Since the bitcoin boom, cryptocurrencies have taken the world by storm. Soaring valuations, increasing trading volumes and widespread news has caused an unprecedented level of investment and speculation alike in the crypto space.
However, despite the numerous potential attributes of the blockchain protocol, many cryptocurrencies and blockchain based companies have become synonymous with fraud in the recent past. This is primarily due to the fact that the investing public is eager to jump into this rapidly burgeoning space and since there is a complete absence of regulatory oversight, fraudulent parties can leverage this to dupe potential investors.
In fact, a study conducted by Statis Group, an ICO advisory company, recently disclosed that more than 80 percent of ICOs in 2017 amounted to scams. Furthermore, cybersecurity company Carbon Black revealed that approximately $1.1 billion worth of digital currency was stolen in the first half of 2018 alone.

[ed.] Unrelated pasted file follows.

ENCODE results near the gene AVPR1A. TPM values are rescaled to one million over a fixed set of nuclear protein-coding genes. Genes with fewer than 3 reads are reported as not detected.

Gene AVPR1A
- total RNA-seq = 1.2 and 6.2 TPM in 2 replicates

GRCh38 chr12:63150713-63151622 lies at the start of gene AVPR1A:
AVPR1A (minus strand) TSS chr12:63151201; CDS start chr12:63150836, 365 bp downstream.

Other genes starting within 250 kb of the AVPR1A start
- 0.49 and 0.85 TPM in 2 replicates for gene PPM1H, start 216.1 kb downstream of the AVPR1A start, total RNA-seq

For example, one of the major Crypto exchanges, BitKRX presented itself as a cryptocurrency exchange operating as a branch of the KRX, a creation of KOSDAQ, the South Korean Futures Exchange, and South Korean Stock Exchange. In 2017, this was ultimately proven to be fraudulent after investors were duped of millions of dollars worth of cryptocurrency.
This is just one of the many incidents of fraudulent companies. Below we list a few of the major incidents that shook up the crypto industry:
After recent events, it has come to light that a large number of once established firms have leveraged the blockchain hype to inspire false confidence and artificially inflate share prices. This has often been followed by market manipulation and insider trading which subsequently leads to SEC investigations. Such firms have often carried out business in completely unrelated fields but adopted the word ‘Blockchain’ in their name to gain traction.
An excellent example of this is Long Blockchain Corp, which was formerly known as Long Island Iced Tea Corp. The company saw its stock skyrocket after it changed its name, and declared that it would provide globally scalable blockchain technology solutions. Another example is Riot Blockchain, which was formerly Bioptix, a company operating in the biotech space. Both these companies were investigated by the SEC on allegations of ‘Pump and dump’ schemes.